2) The Ubuntu team doesn't know carriers. RIM, Samsung, Apple, etc. all have existing company relationships. Canonical doesn't. Period. End of statement.

3) Canonical has strong PC OEMs relationships, but they don't have strong partnerships with handset manufacturers. Sure, if all you want is hobbyists, you don't need OEMs, but they want a mass market.

4) They're also starting from near zero on handset developers. The best and brightest mobile programmers are already hard at work building Android and iOS applications.

I like the idea of what Ubuntu wants to do. They want one operating system and one interface for smartphones, tablets, PCs, and TVs. Yea them!

Unlike Microsoft, which badly stumbled with Windows 8's Metro interface, I think Ubuntu's Unity interface might just be able to be that do everything on every platform interface. But, even if Canonical does pull off the technical magic, I just don't see how they can beat all the business factors lined up against them.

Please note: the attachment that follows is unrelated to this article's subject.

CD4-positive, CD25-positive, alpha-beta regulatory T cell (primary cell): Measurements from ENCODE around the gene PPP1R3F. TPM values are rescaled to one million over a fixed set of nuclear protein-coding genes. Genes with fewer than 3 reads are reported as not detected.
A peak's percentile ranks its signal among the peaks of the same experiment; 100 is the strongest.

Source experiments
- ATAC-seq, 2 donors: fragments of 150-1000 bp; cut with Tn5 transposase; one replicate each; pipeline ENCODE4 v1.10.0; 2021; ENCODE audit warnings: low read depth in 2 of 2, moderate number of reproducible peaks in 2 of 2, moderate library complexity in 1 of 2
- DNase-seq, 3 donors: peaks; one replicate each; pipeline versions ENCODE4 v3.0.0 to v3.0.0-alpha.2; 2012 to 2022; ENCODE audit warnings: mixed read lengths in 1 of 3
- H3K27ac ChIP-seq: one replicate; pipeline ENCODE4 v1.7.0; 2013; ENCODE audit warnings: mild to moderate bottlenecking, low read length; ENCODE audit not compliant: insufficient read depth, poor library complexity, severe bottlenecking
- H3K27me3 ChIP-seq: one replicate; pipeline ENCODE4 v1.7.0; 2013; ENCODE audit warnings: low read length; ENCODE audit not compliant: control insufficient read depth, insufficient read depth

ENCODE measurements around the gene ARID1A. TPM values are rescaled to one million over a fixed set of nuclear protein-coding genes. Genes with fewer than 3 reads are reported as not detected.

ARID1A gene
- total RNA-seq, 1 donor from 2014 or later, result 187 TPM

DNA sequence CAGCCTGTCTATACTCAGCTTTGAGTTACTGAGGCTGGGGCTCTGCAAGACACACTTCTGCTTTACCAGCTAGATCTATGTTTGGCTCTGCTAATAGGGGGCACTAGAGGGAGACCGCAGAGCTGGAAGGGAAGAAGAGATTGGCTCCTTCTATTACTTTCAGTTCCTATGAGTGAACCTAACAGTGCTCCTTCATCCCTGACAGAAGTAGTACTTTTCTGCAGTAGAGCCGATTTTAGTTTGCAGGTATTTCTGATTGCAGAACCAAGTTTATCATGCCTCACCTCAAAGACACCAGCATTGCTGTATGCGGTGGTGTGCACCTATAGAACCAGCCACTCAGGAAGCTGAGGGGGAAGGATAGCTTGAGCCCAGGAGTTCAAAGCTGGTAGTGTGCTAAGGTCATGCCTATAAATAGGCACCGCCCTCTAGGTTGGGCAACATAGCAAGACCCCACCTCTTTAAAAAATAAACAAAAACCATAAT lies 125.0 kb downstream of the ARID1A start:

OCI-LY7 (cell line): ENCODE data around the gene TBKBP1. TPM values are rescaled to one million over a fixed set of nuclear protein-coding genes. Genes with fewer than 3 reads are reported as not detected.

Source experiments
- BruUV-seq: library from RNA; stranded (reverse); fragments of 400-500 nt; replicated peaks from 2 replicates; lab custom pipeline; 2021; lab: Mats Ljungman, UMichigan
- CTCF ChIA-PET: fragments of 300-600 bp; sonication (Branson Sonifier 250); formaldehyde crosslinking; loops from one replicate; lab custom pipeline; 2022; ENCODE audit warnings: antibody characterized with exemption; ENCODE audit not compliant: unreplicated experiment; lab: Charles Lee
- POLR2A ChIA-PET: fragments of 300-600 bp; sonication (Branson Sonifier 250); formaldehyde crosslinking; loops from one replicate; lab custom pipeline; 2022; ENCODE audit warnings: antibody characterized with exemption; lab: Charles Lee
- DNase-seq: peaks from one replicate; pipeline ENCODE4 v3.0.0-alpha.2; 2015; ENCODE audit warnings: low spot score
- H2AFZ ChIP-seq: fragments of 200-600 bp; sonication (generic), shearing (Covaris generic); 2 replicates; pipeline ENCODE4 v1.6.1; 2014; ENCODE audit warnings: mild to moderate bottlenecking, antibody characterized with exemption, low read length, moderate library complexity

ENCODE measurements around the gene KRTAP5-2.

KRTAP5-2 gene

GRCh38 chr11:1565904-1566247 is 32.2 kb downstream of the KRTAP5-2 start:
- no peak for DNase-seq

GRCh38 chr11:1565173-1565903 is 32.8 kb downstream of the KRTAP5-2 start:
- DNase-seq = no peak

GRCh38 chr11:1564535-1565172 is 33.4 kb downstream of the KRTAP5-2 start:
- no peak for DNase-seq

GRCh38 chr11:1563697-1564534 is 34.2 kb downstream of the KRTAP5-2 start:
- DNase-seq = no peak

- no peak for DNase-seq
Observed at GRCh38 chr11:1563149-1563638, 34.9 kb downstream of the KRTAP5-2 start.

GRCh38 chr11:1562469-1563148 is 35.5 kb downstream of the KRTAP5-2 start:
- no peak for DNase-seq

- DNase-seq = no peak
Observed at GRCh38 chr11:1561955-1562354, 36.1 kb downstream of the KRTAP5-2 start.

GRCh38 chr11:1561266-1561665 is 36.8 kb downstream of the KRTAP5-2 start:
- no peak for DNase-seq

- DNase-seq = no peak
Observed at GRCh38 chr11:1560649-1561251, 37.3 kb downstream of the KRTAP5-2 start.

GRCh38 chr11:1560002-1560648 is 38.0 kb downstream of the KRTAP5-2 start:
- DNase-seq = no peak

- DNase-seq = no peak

I'd like to be wrong, but I don't think I am.


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  • SJVN (Mr. FOSS) is on the NO side of this question???

    That doesn't compute!
    Reply 4 Votes I'm Undecided
    • SJVN will post his opening argument Monday

      I can't wait to hear what he has to say...
      David Grober
      Reply Vote I'm Undecided
    • He's on the realistic side of the argument

      Sad to say, I agree that Ubuntu will fail miserably in the phone market. The entry is too little too late. Steven is right (gag, I can't believe I said that)

      Google had the idle cash to throw at the phone market and create an operating system that was acceptable to many vendors. Canonical doesn't have the cash.